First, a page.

Vaginal blood loss and mild menstrual-like pain may be the first sign of a miscarriage. Signs of pregnancy such as breast tenderness and morning sickness sometimes lessen just before a miscarriage occurs.
A miscarriage usually occurs within a few days of the initial blood loss, although sometimes it can take a week or even a few weeks. With a miscarriage, you can experience gradually increasing cramps in the uterus and blood loss, like a heavy menstrual period.
When the amniotic sac is expelled from the uterus over the course of several hours, the miscarriage has occurred. The amniotic sac is recognizable as a fluid-filled sac with a membranous sheath partially coated with pink flakes. Often, blood clots are also expelled, which are dark red and smooth.
After the expulsion of the amniotic sac and clots, the pain stops almost immediately. Blood loss slows and is similar to the last days of menstruation. Call the midwife should you miscarry, so that we know what has happened.
Why do we miscarry?
The cause of miscarriage is almost always a chromosomal deformity that happens as a result of egg fertilization. This leads to problematic maintenance of a pregnancy whereby the pregnancy can not move forward, and the fertilized egg is expelled.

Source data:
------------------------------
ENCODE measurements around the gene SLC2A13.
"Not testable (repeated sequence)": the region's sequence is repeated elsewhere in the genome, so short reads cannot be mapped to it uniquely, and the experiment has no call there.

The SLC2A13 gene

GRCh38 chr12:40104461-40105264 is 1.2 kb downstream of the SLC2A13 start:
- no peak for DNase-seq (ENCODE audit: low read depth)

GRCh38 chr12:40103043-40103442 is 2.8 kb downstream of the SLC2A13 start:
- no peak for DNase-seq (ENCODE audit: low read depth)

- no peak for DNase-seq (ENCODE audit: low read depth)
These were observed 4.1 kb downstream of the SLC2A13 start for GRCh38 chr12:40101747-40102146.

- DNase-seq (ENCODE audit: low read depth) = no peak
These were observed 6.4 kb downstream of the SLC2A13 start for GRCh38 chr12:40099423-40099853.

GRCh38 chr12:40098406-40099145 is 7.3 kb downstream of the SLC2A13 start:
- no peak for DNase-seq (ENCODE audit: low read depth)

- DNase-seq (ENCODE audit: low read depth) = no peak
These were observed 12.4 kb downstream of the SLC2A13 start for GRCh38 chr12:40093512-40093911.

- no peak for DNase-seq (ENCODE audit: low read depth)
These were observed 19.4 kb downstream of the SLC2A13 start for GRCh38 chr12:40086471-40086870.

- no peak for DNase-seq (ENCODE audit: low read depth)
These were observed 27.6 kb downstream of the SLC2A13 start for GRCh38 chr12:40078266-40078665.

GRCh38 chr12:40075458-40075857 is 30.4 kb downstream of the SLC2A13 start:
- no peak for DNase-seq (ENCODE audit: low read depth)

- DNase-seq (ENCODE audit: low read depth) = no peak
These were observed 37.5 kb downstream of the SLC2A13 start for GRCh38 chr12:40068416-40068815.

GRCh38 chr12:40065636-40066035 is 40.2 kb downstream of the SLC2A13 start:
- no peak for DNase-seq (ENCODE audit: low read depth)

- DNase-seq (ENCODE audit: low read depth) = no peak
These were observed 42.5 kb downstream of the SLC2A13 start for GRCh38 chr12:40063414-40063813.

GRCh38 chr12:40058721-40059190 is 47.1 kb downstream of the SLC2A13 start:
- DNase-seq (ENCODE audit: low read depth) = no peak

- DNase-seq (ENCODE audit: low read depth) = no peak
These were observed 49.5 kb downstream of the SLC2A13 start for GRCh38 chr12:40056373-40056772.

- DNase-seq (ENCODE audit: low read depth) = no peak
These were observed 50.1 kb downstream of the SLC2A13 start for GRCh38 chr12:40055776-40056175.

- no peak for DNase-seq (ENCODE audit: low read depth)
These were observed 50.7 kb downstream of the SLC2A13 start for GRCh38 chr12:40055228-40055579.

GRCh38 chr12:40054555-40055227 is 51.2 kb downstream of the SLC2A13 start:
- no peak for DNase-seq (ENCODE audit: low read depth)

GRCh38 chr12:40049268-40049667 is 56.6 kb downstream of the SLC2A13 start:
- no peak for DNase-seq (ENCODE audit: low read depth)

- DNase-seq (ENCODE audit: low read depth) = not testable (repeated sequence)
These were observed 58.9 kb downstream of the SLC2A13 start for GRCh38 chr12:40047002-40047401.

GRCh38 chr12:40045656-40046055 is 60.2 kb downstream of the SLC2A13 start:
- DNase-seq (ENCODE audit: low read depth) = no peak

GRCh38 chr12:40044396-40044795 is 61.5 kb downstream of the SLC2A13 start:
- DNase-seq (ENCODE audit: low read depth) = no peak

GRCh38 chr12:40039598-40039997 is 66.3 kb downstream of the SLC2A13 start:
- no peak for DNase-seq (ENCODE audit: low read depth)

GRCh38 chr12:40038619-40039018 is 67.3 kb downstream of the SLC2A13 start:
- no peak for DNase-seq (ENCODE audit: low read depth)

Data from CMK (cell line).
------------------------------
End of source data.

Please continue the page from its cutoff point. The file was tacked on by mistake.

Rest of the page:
Preventing a miscarriage
Completely preventing a miscarriage is simply not possible. If you want to become pregnant again after a miscarriage, you should live as healthy as possible. This means a healthy and varied diet, avoiding alcohol or cigarette smoke, and not taking any medication without consulting with your GP first. You should take the recommended dose of 0.5 mg of folic acid per day. Folic acid will not reduce the risk of miscarriage, but it will minimize the chances of giving birth to a child with spina bifida.
When should you call us?
- Heavy blood loss. If you seem to be losing large quantities of blood (long-term blood loss of greater volumes than by a heavy period) this can be dangerous. If you see stars or feel faint you need to contact us immediately.
- Consistent, continuous complaints. If you, after a spontaneous miscarriage, experience cramping and severe blood loss which does not reduce, this indicates an incomplete miscarriage.
- Any temperature above 38°C during or shortly after a miscarriage.
- Anxiety. There is always a listening ear for those of you worried about how the miscarriage will occur or any other worries or fears. Just call the on-duty midwife at the practice.